Saturday, April 21, 2012

The Girl With the Dragon Tattoo

Even before the addition of sound to film production in 1927, Hollywood always reserved for itself the right to the remake. One of the latest is The Girl With the Dragon Tattoo (2011). There were several stages of interest in the story, which began with a very popular novel written in Swedish (by Stieg Larsson), which was made into a film in Sweden (by Niels Arden Oplev), that drew international attention. The novel, whose title is Män som hatar kvinnor, or Men Who Hate Women, won Sweden's Glass Key Award for the best crime novel of 2006, and found a huge following in Europe and the U.S., among whom - it's safe to assume - were Steven Zaillian and David Fincher.

The American film, despite its international cast and crew, is very Swedish. Most people know how many German and Austrian families have the skeletons of Nazis somewhere in their closets. Not many know how many Swedish families do. Sweden's official neutrality throughout the Second World War required, unlike Switzerland's neutrality, at least tacit collaboration with the Third Reich. Many family businesses got rich on such neutrality.(1) One such family in The Girl With the Dragon Tattoo, the Vangers, is left with nothing to sell the world nowadays but fertilizer. The patriarch, Henrik Vanger (Christopher Plummer) hires investigative journalist Mikael Blomqvist (Daniel Craig) to help him find his missing grandniece, Harriet (Joely Richardson), who hasn't been seen since her disappearance from the family-owned island forty years before.

This is as much of the film's labyrinthine plot as I need to mention, since the only thing that kept me watching the film to the end (it is 158 minutes long) is Rooney Mara (pictured above), who plays Lisbeth Salander, an investigator with blue-black hair, a large (dragon) tattoo, and several body piercings. We are told that she has had a difficult life. Although most of those difficulties are left to our imaginations, the girl's appearance, a gauntlet that she throws at our feet, tells us some of her story. Her behavior, especially the speed at which she drives her motorcycle (she puts far too much trust, I think, in the slogan "speed kills"), suggest the depth of her unhappiness. Other people, especially men, treat her badly, but she defends herself with style. When some people treat her decently, as Mikael does, she is drawn to them and makes the apparent mistake of lowering her defenses. When, at the end of the film, she is deeply hurt, the forlorn look in her eyes is priceless.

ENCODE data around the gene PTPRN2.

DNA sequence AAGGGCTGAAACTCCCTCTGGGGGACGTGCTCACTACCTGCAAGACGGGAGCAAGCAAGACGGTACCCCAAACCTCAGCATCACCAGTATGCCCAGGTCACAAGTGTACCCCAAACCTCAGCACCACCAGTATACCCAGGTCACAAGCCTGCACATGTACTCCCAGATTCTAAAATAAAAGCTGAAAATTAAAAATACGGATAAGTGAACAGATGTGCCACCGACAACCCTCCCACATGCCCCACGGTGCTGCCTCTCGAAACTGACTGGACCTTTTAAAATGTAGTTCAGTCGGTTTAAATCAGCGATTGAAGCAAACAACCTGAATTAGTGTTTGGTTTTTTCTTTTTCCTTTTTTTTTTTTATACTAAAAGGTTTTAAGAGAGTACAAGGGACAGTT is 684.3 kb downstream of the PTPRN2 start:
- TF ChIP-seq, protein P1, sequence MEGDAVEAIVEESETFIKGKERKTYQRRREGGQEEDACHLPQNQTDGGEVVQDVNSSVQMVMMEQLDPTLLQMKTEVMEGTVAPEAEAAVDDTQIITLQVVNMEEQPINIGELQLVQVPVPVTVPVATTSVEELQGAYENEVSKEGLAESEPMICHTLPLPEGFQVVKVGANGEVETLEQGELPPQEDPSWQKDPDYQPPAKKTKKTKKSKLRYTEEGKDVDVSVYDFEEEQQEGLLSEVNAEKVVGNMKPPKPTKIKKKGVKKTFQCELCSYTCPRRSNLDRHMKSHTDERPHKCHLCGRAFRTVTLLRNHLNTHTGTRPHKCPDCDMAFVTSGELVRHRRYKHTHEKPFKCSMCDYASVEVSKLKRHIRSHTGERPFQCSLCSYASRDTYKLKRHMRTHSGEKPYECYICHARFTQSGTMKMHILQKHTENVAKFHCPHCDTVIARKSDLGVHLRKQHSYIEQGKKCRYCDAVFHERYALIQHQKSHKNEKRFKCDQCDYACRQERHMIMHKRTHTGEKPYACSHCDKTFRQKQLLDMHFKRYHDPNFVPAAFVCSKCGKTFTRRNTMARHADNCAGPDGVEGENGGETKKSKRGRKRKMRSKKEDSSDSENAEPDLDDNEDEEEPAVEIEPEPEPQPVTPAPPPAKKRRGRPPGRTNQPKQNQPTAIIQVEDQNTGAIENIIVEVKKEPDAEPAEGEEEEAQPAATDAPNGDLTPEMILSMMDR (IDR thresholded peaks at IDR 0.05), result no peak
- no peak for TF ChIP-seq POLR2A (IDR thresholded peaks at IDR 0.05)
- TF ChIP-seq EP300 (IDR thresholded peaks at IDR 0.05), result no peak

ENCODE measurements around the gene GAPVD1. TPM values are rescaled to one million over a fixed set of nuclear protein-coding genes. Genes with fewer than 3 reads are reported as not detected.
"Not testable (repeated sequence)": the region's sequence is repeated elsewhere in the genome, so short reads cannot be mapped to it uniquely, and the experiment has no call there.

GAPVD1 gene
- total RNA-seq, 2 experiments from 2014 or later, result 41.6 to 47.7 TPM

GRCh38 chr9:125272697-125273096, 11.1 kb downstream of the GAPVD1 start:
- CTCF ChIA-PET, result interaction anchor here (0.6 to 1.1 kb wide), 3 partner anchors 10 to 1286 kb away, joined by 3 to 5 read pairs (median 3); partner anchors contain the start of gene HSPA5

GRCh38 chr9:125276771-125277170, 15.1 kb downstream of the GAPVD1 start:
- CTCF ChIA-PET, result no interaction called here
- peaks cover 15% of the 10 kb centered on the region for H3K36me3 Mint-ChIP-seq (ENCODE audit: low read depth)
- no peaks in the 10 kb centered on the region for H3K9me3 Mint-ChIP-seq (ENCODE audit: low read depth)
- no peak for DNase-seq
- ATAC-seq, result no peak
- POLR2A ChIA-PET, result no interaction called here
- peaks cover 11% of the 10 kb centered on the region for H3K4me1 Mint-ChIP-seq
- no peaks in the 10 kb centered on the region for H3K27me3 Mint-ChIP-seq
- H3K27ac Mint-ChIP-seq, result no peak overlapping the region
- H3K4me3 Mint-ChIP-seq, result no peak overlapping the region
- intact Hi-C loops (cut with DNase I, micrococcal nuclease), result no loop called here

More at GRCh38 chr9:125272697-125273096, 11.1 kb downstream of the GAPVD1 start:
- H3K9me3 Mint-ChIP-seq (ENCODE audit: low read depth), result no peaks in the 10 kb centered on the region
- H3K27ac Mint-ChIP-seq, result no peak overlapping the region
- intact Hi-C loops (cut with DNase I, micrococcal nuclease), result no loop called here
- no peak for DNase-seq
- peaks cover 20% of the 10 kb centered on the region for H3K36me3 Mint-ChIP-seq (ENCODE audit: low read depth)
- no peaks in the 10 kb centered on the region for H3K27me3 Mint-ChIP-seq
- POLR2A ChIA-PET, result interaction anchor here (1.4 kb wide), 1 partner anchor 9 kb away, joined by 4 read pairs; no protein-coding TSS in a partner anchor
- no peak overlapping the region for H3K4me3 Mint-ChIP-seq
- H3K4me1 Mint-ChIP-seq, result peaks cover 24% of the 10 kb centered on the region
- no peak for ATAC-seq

There is an arresting credit sequence at the opening of the film that was made by Blur Studios, featuring music by Trent Reznor, formerly of Nine Inch Nails. It is a computer-generated animation of onyx-like human figures which form and melt into one another to a cover of Led Zeppelin's "Immigrant Song". David Fincher, the film's director, made music videos of some of Trent Reznor's music in the 1990s, and the credit sequence has much in common with them.

Fincher has a taste for brutality. An atmosphere of menace pervades his previous films, Seven and Zodiac, making them both superior thrillers. But what gives The Girl nearly all of its fascination is the character of Lisbeth Salander and her nude eyebrows concealing a multitude of possible sins. Tattoos and body piercings aren't evidence of an experience of - and a taste for - abuse, but they seem to an outsider like efforts to suggest it. The look that I mentioned above in Rooney Mara's eyes as she watches Mikael walking away arm-in-arm with another woman is one of "Here-it-is-again-I-should've-known-better" looks, as she tosses the Christmas gift (with a card expressing her love for Mikael in the pocket) into a waiting dumpster and speeds off into another frigid evening.